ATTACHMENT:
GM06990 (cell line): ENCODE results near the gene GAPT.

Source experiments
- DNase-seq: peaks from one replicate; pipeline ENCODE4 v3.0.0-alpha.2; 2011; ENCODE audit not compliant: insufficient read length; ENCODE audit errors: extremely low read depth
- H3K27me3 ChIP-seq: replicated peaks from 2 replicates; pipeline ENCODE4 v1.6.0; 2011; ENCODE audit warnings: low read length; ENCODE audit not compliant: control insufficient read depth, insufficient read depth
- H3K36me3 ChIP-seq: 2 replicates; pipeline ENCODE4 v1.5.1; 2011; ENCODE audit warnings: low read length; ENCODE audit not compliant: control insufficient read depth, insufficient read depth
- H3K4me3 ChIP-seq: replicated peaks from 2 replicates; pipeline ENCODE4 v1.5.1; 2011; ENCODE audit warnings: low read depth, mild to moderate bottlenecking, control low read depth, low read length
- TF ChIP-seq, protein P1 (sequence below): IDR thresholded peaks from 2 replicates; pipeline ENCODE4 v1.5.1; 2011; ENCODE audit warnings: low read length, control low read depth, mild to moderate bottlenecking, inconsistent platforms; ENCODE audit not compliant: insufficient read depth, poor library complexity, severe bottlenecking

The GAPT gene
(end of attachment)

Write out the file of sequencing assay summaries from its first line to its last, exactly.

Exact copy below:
GM06990 (cell line): ENCODE results near the gene GAPT.

Source experiments
- DNase-seq: peaks from one replicate; pipeline ENCODE4 v3.0.0-alpha.2; 2011; ENCODE audit not compliant: insufficient read length; ENCODE audit errors: extremely low read depth
- H3K27me3 ChIP-seq: replicated peaks from 2 replicates; pipeline ENCODE4 v1.6.0; 2011; ENCODE audit warnings: low read length; ENCODE audit not compliant: control insufficient read depth, insufficient read depth
- H3K36me3 ChIP-seq: 2 replicates; pipeline ENCODE4 v1.5.1; 2011; ENCODE audit warnings: low read length; ENCODE audit not compliant: control insufficient read depth, insufficient read depth
- H3K4me3 ChIP-seq: replicated peaks from 2 replicates; pipeline ENCODE4 v1.5.1; 2011; ENCODE audit warnings: low read depth, mild to moderate bottlenecking, control low read depth, low read length
- TF ChIP-seq, protein P1 (sequence below): IDR thresholded peaks from 2 replicates; pipeline ENCODE4 v1.5.1; 2011; ENCODE audit warnings: low read length, control low read depth, mild to moderate bottlenecking, inconsistent platforms; ENCODE audit not compliant: insufficient read depth, poor library complexity, severe bottlenecking

The GAPT gene